The gameplay itself, as stated before, is very much a point-and-click. The memory mechanic in which you connect objects together is well done and interesting, but it can be a hassle to find the last required piece, as some of the places you’re required to look are very small and hard to notice. Some of the puzzles can be a bit tedious as well, as it requires an outstanding memory or trotting back to your notes. In one particular sequence of the game, you’re required to input information about different cases. The amount of information required was a little obscene and, I have to admit, I had to write it all down on a piece of paper just to remember it. In addition, some details shown in memories are required to progress through certain challenges. At one point, you have to arrange some charms in a certain order. If you forget the order, you have to pick the charms back up, review the memory, and try again.
There is a slight learning curve to the game as far as the mechanics and story are concerned. If you have not played the first episode of Cognition, you may find yourself slightly lost at first. The story of Episode Two picks right off from the first game. There is an introductory scene which explains the events of the previous game, but it is paced very quickly with many names and events covered. It seems more of a refresher for returning players than introducing new players to the storyline. I had to watch the introduction again after playing a couple of minutes just to get the details straight. In addition, controls are not explained, but it does not take long to pick them up. It took me a small bit to understand and grasp the memory reading aspect of the puzzles. It’s hinted at which piece you need to complete a memory (which is required to progress), but I actually had no idea what it did until I took some time to play around with it. It was a turn-off at first, but once I understood it, I didn’t have any major issues.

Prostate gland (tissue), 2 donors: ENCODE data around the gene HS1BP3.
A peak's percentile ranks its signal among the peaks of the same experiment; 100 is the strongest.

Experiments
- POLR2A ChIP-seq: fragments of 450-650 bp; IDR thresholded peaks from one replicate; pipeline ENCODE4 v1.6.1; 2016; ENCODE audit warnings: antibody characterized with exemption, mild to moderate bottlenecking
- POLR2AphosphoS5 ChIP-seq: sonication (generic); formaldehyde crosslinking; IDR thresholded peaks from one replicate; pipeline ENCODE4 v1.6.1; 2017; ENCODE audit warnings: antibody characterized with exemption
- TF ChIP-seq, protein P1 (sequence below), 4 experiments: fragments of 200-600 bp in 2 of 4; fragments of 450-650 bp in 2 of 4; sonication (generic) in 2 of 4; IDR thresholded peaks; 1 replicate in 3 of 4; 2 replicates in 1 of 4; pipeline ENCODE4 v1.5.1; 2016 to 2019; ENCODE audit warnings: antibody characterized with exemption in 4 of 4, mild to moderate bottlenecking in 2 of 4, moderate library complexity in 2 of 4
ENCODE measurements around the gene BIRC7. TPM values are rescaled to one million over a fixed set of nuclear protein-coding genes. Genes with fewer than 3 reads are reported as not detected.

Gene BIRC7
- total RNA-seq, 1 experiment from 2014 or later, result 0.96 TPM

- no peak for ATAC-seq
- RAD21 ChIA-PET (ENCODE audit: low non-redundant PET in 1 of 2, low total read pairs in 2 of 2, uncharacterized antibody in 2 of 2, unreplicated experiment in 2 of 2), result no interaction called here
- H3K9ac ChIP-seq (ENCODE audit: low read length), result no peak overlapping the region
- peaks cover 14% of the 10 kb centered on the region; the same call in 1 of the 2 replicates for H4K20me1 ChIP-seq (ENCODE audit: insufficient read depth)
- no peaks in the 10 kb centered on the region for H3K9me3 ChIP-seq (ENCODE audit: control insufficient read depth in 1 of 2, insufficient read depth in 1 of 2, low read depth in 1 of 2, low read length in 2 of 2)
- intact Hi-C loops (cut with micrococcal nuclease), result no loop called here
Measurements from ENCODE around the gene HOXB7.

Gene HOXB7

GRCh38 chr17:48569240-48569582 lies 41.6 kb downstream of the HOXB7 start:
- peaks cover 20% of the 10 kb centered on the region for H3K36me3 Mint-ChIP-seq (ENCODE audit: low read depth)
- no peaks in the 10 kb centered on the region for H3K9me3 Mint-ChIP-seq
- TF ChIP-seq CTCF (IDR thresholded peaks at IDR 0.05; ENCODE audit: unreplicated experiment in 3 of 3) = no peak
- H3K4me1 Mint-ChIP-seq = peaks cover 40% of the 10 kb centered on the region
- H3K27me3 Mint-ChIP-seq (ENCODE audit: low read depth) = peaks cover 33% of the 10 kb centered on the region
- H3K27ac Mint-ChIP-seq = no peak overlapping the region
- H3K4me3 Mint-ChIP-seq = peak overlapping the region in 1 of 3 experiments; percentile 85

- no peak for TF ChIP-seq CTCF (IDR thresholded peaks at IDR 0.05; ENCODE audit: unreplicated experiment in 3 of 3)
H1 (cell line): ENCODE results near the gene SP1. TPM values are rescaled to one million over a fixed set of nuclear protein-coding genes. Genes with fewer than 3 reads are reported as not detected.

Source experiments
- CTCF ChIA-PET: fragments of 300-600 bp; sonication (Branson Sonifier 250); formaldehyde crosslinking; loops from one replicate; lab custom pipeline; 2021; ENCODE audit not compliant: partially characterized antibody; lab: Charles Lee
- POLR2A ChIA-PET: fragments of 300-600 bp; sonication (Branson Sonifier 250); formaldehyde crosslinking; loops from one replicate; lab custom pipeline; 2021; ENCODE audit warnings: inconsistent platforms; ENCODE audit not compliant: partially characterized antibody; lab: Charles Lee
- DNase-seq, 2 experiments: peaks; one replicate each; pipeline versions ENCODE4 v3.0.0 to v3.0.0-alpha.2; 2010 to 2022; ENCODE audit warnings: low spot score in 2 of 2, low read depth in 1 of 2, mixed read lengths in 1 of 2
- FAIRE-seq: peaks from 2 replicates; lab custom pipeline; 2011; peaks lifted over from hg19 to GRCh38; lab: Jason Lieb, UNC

Overall, I was very satisfied with Cognition Episode 2 – The Wise Monkey. Although the lack of tutorial and story initially prevented me from being fully immersed within the game’s world, I quickly grew to love the characters and puzzles I was presented with, although I do recommend having a pen and paper handy for note taking. The game’s plot quickly developed into something that gripped me, and I simply needed to know what happened next. If you’re familiar with the point-and-click genre of games, this is a great expansion for your collection. If you’re new to the genre, this is a great starting point, but I do recommend playing Episode One first, as you may be a little lost.
GAME NAME: Cognition: An Erica Reed Thriller – Episode 2: The Wise Monkey
DEVELOPER(S): Phoenix Online Studios
PUBLISHER(S): Reverb Publishing
PLATFORM(S): PC, Mac, IOS
GENRE(S): Point and Click Thriller
RELEASE DATE(S): January 30th, 2013